Mango-Coconut sherbet

Mango-Coconut sherbet

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The Tiki Hut at Three Sisters Farm.

The Tiki Hut at Three Sisters Farm.

Farm Meal
Saturdays 5:00 to 8:00 pm, October through March
Reservations required / cancel 24 hours in advance
Adults $85 per person. No children.
Accepts credit cards

This is the second season for Farm Meals, as they are called, elegantly rustic five course dinners prepared with ingredients grown at Three Sisters Farm, which is located across the street from the Fruit and Spice Park. The Meals are owner Chef Jon Gambino’s love song to many different things growing on his farm, expressed with menus that change with the season. (If you attended GrowFest! back in October, you might have sampled Chef Jon’s wood oven pizza, or tasted his sorrel drink or lemongrass tea.)

The Meals are held in the upper level of a large two story Tiki Hut, which stands at the end of a grassy drive. Rachael Middleton, one of the farmers, greeted guests as they arrived. (If they come early, she will give them a tour of the farm.) She served each person a bright red drink called sorrel. It was both tart and sweet, made from the fleshy thick calyxes of the red sorrel or roselle plant.

She directed us to narrow wooden steps leading to the upper floor of the hut. We entered a large open area with a vaulted thatched roof, and railings made of gnarly tree branches. Being in that space felt like riding in an ark over the shadowy seas of treetops. The room held a grouping of different sized tables that can seat 20. A fresh cool breeze made candles flicker. Jazz softly played from a modern record player designed to look like an old fashioned gramophone. A stack of records were nearby, and guests were encouraged to pick something to listen to (or bring their own from home).

Dining upstairs in the Tiki Hut.

Dining upstairs in the Tiki Hut.

On the night I came to visit, two families were dining. A large, lively group sat at a big table, celebrating a family event. This was the second visit for most of them, who drove down from Broward. At a previous meal, they had dined on fresh pizza topped with arugula and papaya, baked in the wood burning oven, accompanied by yuca fries.

I was invited to join the small group, three visitors from New York. They spent their day exploring the area and it was their first dinner at Three Sisters. They brought a bottle of white wine, which was quickly set to chill on ice.

Tostones with chunky guacamole and black bean spread.

Crispy tostones with chunky guacamole and black bean spread.

As we settled in at table, Eddie the server brought thin crispy tostones the size of small tortillas, which were arranged on wooden planks, accompanied by small pots filled with cilantro-laden chunky guacamole and a garlicky, spicy black bean spread. The tostone was as thin as a cracker, and I dabbed it with the different spreads.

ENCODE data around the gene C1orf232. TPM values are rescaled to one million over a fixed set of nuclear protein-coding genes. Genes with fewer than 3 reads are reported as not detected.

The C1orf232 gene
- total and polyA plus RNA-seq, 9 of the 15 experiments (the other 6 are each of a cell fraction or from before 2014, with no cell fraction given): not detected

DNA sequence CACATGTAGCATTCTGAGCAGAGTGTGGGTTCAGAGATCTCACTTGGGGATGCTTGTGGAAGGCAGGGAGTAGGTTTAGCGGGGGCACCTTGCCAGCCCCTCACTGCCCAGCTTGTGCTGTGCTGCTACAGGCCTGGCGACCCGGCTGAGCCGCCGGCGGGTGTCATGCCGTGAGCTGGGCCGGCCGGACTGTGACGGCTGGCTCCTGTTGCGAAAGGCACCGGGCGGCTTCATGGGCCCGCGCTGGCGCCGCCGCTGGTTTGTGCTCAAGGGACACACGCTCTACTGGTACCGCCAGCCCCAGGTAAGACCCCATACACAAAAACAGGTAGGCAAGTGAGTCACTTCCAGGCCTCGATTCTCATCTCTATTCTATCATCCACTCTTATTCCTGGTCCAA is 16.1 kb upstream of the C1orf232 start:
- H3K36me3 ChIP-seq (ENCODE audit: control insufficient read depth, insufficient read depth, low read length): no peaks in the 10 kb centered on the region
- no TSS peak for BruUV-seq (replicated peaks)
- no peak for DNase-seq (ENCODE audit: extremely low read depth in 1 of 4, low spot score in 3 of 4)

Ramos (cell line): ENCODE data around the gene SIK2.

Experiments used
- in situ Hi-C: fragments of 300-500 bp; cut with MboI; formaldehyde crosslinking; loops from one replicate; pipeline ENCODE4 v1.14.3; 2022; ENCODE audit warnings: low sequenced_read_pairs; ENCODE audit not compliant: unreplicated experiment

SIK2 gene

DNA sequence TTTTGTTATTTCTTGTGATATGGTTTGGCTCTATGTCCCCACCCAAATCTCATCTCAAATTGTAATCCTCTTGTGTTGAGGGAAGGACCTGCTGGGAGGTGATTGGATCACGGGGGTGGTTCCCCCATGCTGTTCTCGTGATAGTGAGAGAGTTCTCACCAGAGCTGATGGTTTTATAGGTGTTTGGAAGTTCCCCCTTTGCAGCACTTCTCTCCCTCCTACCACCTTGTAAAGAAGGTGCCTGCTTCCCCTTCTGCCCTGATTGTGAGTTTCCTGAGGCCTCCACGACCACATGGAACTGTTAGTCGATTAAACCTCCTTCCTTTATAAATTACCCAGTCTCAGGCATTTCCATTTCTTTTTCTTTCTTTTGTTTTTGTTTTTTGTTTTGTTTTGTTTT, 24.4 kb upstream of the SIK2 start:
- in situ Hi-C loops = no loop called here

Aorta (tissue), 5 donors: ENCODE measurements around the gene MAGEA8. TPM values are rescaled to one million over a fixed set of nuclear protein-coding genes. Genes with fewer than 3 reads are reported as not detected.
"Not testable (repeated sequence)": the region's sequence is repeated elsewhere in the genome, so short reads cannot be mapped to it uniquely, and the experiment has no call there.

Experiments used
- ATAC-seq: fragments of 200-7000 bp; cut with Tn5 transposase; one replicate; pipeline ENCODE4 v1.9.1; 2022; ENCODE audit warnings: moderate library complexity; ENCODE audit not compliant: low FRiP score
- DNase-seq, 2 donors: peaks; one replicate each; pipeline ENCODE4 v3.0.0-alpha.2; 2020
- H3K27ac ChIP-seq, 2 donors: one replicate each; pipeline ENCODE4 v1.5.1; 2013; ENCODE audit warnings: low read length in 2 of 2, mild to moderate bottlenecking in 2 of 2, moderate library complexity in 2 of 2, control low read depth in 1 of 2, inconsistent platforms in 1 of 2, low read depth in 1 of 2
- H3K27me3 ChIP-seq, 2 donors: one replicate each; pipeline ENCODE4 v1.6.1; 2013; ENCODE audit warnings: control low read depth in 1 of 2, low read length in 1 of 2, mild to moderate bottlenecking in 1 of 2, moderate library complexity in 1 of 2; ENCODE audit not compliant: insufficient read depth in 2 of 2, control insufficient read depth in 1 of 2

Next came tropical sushi rolls that were very vegetarian, without a hint of seafood. I identified jackfruit, cucumber, mamey, and rice but was baffled by something crispy which turned out to be fried yuca. It was accompanied by two dipping sauces — deep sea kelp infused black sapote, and pickled umobeoshi mamey sapote — plus another plate with thin strips of pickled half-ripe papaya, and thin slices of vinegary cucumber pickles. A dab and a slice on a roll made for sweet bumping against sour with two kinds of crunch.

Tropical vegetarian sushi.

Tropical vegetarian sushi.

Service slowed down a bit, but no matter, this is not a meal to rush through but to savor and discuss. Part of the pacing could be due to the small staff. Chef Jon and sous chef Michael Bayramian prepare food in a small kitchen shed nearby, and the different courses are carried up the narrow Tiki Hut steps by Rachael and Eddie.

The third course was strawberry hibiscus coconut soup with chunks of green banana. The pale mauve broth was both sweet and sour, and starchy chunks of banana lurked at the bottom of the bowl. Their taste and texture were more like a root vegetable than the familiar sweet fruit.

The main course was plantain pappardelle with Jamaican style kale, and for those who requested fish, broiled local grouper. The fish was fresh and lightly seasoned. Wide pasta ribbons were made fresh and had a mild sweetness of plantain that was a nice bed for stronger flavored greens seasoned with tomato and lots of garlic. Rachael explained they grow lots of greens on the farm, kale being available now, and callaloo later in the season. The pasta was filling and satisfied even the pickiest eaters at the table.

Pappardelle with Jamaican style kale.

Pappardelle with Jamaican style kale.

Lucky for us, we were regaled with two desserts that night — and there’s always room for dessert! The first was banana sorbet with jaboticaba sauce. Jon has a good hand with sorbets, and the banana came through with a rich, almost earthy, flavor. It was a solid base for tart, grape-like jaboticaba sauce, and the combination sang from the first bite. Jon has a passion for this fruit, and has become familiar with its nuances, such as how many days it needs to ripen before its skin sweetens and mellows.